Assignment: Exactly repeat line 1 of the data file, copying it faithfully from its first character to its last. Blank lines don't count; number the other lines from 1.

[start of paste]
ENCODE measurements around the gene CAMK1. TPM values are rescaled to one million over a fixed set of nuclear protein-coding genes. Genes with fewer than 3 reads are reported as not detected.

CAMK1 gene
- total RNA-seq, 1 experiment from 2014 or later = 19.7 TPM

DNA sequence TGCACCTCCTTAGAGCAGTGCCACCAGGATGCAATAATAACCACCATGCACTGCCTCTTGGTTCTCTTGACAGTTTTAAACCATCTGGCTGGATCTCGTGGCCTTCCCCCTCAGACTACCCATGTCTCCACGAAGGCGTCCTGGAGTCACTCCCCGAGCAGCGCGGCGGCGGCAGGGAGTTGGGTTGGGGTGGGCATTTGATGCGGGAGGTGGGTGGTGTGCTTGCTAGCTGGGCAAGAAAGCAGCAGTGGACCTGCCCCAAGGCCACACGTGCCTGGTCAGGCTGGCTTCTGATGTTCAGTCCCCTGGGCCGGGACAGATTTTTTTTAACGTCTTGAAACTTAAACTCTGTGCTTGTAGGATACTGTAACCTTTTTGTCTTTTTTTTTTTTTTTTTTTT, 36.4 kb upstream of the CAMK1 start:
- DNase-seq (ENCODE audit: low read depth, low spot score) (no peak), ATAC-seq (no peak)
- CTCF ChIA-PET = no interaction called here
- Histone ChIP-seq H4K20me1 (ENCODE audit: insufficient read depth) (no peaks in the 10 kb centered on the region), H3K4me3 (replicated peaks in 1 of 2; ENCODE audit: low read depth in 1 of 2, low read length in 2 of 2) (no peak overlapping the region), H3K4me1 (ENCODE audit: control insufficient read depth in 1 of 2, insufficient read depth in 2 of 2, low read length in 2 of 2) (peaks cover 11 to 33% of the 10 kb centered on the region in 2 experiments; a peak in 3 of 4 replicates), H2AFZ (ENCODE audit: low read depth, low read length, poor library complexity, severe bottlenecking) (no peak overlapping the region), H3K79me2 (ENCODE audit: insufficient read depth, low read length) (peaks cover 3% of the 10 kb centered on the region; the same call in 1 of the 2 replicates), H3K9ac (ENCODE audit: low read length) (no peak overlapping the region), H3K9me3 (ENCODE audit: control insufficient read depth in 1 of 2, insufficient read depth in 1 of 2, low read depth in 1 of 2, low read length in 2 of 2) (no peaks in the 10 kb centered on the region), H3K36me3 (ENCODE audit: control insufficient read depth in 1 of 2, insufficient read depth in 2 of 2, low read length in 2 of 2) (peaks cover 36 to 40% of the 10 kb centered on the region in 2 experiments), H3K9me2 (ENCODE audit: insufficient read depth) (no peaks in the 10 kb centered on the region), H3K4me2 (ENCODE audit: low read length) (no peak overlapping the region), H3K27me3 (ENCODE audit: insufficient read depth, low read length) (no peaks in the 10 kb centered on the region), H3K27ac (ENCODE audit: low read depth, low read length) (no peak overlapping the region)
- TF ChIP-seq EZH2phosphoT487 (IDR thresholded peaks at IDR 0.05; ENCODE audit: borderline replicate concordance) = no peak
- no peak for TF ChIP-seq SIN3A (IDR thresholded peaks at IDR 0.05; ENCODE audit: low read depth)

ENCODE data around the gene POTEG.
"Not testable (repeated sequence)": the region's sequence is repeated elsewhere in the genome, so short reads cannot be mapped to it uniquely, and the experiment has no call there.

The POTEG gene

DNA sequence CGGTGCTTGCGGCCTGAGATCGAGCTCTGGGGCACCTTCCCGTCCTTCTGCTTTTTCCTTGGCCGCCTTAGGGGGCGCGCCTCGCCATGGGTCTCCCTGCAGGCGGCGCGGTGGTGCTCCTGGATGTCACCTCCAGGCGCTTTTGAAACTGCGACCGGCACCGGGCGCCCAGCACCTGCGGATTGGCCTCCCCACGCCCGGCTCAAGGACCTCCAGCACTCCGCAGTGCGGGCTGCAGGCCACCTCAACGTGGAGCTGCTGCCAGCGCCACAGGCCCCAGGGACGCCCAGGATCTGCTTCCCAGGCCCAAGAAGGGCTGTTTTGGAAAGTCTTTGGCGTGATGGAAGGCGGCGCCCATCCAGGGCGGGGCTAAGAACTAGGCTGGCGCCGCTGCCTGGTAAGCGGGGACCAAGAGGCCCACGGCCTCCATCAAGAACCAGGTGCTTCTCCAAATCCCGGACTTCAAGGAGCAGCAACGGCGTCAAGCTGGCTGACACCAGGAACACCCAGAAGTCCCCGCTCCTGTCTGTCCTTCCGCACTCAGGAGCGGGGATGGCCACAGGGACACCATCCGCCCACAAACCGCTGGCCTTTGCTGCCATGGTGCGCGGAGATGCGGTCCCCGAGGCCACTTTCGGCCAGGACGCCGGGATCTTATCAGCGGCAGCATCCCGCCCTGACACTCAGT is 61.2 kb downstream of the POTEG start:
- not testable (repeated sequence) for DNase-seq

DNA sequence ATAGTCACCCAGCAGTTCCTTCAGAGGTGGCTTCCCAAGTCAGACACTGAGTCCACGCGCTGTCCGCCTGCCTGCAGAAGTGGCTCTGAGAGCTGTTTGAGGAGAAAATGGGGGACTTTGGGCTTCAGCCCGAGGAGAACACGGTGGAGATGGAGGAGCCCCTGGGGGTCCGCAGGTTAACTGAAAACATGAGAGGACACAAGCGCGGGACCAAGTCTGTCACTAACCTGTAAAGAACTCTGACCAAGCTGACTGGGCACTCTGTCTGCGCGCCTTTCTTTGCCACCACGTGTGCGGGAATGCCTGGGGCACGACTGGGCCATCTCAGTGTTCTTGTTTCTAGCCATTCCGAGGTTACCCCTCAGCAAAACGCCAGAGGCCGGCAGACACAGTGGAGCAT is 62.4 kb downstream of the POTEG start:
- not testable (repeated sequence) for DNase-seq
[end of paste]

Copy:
ENCODE measurements around the gene CAMK1. TPM values are rescaled to one million over a fixed set of nuclear protein-coding genes. Genes with fewer than 3 reads are reported as not detected.